Seniors and HIV/AIDS: the Statistics Might Surprise You

Related topics: Health & Wellness, Caregivers, Senior Life, Legal & Financial

September 18 is National HIV/AIDS and Aging Awareness Day

Seniors doing computer research about HIV

The Centers for Disease Control and Prevention (CDC) recently announced that the number of seniors who are living with HIV/AIDS is increasing. At present, over one-quarter of all HIV/AIDS patients are over 50. Yale Medical School experts project that by 2017, 50% of all people in the U.S. living with HIV will be over 50. According to last year’s White House AIDS and Aging meeting, "Older age is not a safety net that protects people from getting HIV. Many issues surrounding HIV among older adults will only increase as our country faces the continuing graying of our nation's HIV epidemic."

Two trends are behind this increase. First, the development of more effective HIV drug therapies in the 1990s has allowed many patients who contracted the virus decades ago to survive and thrive into their senior years. Many of these patients are managing the disease successfully, though they face health challenges related to the disease and side effects of treatment.

But new cases of HIV/AIDS are also on the rise in our senior population. What factors contribute to this increase?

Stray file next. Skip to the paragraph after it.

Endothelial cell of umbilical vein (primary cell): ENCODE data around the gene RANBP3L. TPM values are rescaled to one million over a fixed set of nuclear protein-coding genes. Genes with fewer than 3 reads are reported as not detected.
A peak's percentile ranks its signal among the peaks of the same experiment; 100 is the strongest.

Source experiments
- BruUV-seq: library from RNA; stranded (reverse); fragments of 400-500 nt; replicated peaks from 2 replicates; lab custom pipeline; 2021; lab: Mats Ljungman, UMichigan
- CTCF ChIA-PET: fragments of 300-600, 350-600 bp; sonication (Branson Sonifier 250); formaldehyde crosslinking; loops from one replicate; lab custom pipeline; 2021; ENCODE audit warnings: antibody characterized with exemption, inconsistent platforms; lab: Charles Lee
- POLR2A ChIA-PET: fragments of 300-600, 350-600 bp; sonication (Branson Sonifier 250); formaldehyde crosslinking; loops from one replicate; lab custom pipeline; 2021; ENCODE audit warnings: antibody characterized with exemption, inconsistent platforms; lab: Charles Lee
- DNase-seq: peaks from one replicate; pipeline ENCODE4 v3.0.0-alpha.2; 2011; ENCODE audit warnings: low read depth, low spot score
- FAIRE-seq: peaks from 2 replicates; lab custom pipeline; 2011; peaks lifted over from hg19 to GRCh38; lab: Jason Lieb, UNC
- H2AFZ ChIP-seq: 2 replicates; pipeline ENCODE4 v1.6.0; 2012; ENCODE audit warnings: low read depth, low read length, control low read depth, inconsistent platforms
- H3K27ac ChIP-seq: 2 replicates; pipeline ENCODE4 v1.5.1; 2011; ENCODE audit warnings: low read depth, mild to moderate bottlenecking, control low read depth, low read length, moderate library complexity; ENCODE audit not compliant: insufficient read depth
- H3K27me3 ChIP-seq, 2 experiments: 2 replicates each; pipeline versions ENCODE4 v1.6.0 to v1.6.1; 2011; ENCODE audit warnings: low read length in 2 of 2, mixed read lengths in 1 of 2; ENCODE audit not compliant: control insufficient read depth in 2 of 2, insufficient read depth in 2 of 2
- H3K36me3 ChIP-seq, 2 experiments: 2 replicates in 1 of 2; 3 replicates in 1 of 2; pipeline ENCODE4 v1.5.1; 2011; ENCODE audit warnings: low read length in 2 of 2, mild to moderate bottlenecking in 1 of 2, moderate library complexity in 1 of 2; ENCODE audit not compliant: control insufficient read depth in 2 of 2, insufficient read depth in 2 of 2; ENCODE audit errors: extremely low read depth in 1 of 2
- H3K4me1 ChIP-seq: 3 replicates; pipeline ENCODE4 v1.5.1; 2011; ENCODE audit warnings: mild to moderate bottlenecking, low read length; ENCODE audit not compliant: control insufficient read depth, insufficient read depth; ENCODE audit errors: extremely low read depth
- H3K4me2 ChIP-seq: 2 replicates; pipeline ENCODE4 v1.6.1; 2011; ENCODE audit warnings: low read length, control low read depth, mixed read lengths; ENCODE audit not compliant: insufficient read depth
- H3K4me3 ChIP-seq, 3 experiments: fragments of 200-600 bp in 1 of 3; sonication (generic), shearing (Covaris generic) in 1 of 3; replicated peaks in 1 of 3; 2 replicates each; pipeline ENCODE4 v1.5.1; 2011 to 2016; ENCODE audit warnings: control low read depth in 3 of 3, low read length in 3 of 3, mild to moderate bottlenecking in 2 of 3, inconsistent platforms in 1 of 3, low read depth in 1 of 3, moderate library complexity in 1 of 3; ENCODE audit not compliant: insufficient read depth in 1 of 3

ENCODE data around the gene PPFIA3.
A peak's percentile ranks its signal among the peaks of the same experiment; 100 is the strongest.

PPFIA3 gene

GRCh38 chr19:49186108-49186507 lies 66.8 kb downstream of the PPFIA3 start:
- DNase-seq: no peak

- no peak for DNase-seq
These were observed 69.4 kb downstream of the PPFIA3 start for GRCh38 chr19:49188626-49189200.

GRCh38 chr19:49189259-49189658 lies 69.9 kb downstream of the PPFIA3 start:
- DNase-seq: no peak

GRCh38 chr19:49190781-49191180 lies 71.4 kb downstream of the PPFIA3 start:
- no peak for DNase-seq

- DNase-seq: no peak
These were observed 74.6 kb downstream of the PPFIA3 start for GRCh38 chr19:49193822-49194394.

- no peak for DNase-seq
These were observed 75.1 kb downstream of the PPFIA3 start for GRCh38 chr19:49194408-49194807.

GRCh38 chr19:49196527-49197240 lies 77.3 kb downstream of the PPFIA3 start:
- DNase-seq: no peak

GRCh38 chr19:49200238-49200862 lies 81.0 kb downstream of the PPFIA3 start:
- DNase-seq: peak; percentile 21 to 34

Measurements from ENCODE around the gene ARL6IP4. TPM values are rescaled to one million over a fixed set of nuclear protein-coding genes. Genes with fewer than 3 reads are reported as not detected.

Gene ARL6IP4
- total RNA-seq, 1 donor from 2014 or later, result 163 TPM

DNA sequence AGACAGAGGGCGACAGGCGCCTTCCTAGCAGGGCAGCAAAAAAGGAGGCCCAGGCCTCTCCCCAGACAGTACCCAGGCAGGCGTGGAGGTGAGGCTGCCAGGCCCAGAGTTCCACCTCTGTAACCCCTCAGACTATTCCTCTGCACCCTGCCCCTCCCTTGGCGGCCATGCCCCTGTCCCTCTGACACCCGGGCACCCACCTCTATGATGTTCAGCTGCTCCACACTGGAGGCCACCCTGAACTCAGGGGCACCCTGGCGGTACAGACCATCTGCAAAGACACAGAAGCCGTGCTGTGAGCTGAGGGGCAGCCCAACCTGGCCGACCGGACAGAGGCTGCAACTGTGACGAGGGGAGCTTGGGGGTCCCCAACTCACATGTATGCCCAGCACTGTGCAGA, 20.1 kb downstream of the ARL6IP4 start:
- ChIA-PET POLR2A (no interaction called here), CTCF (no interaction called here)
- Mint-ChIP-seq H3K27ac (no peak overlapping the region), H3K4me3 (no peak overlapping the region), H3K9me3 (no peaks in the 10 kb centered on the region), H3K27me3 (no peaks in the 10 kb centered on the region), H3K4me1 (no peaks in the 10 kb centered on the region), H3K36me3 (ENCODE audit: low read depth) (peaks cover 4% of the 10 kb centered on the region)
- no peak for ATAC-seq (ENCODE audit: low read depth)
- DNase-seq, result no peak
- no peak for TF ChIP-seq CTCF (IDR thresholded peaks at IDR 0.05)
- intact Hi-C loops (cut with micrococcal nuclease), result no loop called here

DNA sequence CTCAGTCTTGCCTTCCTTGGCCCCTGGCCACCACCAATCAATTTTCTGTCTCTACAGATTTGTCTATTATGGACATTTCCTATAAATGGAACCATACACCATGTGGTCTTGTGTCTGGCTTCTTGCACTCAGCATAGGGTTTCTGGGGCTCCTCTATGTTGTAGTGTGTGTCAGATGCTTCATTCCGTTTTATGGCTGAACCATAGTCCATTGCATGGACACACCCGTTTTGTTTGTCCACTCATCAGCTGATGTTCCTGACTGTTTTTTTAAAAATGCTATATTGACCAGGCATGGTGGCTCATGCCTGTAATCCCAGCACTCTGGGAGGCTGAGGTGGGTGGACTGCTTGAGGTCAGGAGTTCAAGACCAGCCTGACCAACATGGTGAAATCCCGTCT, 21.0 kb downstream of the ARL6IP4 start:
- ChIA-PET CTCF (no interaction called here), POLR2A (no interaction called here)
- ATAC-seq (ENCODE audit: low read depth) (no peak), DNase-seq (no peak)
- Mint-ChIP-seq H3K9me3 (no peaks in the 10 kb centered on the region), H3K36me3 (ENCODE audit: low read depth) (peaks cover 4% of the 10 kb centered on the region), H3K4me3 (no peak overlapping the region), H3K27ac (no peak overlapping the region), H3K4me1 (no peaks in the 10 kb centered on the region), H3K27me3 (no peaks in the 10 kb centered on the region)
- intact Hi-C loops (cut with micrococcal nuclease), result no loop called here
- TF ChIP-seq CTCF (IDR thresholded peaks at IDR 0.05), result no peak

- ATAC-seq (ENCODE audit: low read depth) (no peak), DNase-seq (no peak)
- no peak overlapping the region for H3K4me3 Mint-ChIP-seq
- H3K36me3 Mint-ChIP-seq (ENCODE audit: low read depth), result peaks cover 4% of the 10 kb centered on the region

"It can't happen to me"

Many people believe the stereotype that only young people need to worry about HIV/AIDS. But the truth is, seniors are also at risk. Today’s higher divorce rates, changing attitudes about sexuality and older adults, and the use of Viagra and similar drugs mean that seniors are now more likely than ever to be exposed to the virus. When they are exposed, they are more likely to become infected, for several reasons:

  • As we age, our immune system is less able to fight off infection.
  • Underlying health conditions can make us more likely to contract communicable diseases.
  • Changes to the skin make it easier for the virus to enter the bloodstream.

Despite this higher risk of contracting the virus, seniors are least likely to understand the risks, take precautions against being exposed, get tested for the virus, or ask that a partner be tested. They often find it embarrassing to bring up the subject with their healthcare providers, not wanting to admit to at-risk behavior, and fearing the stigma of the disease. Many doctors subscribe to the fiction that seniors aren't sexually active and fail to bring up the subject. The U.S. Administration on Aging calls seniors "an invisible at-risk population."

HIV/AIDS may be overlooked in the senior patient. It can be years before any symptoms appear, and the first signs can be minor. AIDS symptoms can mimic other age-related conditions. For example, the most common type of pneumonia in AIDS patients can be mistaken for congestive heart failure; HIV-related dementia may be misdiagnosed as Alzheimer's or Parkinson's; the fatigue and weight loss caused by AIDS might be interpreted as just "normal aging." But early diagnosis is vital so that treatment can begin as soon as possible.